ExxonMobil fined US$74B for underpaying royalties in Africa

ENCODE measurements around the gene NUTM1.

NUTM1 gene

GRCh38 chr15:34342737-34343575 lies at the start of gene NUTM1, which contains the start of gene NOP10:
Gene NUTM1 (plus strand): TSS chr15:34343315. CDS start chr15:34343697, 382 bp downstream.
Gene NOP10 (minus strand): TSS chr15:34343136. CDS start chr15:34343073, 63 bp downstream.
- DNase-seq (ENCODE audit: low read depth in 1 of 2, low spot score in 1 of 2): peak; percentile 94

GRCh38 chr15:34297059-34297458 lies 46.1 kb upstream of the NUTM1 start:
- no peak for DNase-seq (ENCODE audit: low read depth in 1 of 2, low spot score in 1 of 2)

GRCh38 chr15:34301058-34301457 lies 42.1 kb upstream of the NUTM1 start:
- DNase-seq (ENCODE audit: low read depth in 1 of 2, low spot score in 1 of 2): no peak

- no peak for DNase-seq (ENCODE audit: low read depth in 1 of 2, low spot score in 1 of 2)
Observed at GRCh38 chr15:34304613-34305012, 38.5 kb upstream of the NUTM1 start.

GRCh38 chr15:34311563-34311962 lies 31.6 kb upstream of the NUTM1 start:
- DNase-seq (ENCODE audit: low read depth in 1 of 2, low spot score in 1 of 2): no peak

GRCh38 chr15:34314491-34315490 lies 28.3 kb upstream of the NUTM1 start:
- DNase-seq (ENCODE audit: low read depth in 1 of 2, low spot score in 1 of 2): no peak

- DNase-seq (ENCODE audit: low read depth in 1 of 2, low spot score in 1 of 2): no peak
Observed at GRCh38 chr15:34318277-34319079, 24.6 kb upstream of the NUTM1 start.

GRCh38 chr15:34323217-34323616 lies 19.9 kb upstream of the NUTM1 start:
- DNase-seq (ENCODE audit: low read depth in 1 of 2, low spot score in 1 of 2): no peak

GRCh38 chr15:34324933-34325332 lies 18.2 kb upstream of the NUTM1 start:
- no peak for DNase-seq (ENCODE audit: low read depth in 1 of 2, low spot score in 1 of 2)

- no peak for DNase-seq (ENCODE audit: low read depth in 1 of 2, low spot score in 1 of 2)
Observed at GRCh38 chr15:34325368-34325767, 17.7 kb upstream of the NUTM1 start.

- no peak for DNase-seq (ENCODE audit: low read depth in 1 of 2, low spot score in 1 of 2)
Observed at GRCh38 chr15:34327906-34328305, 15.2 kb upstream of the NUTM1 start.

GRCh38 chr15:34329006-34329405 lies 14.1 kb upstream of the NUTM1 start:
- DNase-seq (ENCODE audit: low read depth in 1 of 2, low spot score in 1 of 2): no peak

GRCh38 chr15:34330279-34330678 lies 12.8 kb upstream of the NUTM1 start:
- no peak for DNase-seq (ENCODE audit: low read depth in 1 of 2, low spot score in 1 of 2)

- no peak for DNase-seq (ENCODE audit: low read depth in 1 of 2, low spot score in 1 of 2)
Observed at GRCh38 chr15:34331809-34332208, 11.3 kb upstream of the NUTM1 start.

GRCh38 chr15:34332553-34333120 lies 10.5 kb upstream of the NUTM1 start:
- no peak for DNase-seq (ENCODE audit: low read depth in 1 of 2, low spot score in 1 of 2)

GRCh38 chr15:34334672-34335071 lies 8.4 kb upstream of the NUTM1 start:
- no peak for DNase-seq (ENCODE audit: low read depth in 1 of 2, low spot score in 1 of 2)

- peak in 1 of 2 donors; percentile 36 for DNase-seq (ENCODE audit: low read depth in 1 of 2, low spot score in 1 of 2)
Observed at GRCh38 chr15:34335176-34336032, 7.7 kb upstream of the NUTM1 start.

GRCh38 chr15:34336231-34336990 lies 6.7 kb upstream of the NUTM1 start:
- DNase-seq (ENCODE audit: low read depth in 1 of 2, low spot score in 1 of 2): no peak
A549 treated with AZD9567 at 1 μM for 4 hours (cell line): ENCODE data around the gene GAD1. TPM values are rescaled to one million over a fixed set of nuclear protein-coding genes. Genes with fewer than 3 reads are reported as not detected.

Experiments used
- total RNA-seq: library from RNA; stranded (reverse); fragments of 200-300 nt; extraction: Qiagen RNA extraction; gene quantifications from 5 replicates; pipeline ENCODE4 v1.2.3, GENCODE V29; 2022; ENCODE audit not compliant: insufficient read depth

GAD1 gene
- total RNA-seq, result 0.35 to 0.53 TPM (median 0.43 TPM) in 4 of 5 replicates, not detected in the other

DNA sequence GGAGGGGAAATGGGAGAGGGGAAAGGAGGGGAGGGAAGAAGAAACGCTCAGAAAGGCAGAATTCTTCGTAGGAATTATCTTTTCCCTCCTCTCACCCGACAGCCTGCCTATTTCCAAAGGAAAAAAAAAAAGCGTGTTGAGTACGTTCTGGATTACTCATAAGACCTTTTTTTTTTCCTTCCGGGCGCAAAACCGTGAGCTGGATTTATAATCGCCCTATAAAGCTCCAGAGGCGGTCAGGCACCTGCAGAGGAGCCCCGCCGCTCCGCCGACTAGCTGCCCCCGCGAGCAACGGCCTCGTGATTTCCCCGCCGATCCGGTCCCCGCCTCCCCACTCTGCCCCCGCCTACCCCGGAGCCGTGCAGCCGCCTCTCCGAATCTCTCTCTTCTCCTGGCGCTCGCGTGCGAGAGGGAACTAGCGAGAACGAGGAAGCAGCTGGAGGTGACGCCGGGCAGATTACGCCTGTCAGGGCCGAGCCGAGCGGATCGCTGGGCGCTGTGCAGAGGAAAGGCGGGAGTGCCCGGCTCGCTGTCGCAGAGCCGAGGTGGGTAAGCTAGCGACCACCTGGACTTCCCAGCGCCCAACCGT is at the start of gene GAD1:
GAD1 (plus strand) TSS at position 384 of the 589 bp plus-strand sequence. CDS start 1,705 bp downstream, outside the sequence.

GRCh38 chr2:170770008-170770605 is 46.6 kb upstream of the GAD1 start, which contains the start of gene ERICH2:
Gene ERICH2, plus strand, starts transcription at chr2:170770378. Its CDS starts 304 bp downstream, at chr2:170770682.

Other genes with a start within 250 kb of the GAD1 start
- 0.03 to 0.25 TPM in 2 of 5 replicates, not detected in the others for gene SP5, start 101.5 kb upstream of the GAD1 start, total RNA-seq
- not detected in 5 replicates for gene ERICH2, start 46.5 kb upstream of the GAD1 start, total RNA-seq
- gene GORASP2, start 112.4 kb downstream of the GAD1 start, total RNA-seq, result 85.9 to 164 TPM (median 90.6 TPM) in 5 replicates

first_imgExxonMobil Corp, the company which is currently intensifying exploration activities in Guyana after striking oil here recently, has been fined a whopping US billion for underpaying royalties in the central African nation of Chad, where the company has been drilling for 15 years.According to international reports on the mega fine by Chad courts, the amount is about five times more than that country’s Gross Domestic Product, which the World Bank estimates at US$13 billion.The High Court in the capital, N’Djamena, announced its ruling on October 5 in response to a complaint from the Chad Finance Ministry that a consortium led by ExxonMobil hadn’t met its tax obligations.The court also demanded the Texas-based oil explorer pay $819 million in overdue royalties, according to the document.The penalty exceeds the $61.6 billion financial blow BP Plc incurred after the Deepwater Horizon disaster in 2010 killed 11 rig workers and fouled the Gulf of Mexico with crude for months, and is more than 70 times larger than the $977.5 million Exxon was ordered to pay fishermen and other victims of the 1989 Valdez oil spill in Alaska.Exxon, the world’s biggest oil producer by market value, began exploring Chad for crude in 2001 and has been pumping oil there since 2003.ExxonMobil recently announced a “world-class discovery” equivalent of 800 million to 1.4 billion barrels of oil following the drilling of the Liza-2 well in the Stabroek Bloc offshore Guyana.The discovery is the company’s second exploration offshore Guyana; the first was made in May 2015.“We are excited by the results of a production test of the Liza-2 well, which confirms the presence of high-quality oil from the same high-porosity sandstone reservoirs that we saw in the Liza-1 well completed in 2015.”As it relates to its legal woes on the African continent, a spokesperson for the company has said, “”We disagree with the Chadian court’s ruling and are evaluating next steps.”“This dispute relates to disagreement over commitments made by the Government to the consortium, not the Government’s ability to impose taxes,” he said.The President of the court, Brahim Abbo Abakar, confirmed the ruling to Bloomberg Markets saying, “It’s correct, however, the provisional enforcement is lower than the amount demanded by the tribunal,” he said, referring to the sum of $669 million also cited in the document. He didn’t elaborate.“Contract sanctity and respect for the rule of law are core principles used to manage our business over the long-term,” Exxon’s Spitler said.“It is vital for all parties to honour the terms of a contract and abide by applicable law in order to achieve the desired long-term benefits envisioned when projects begin.”last_img read more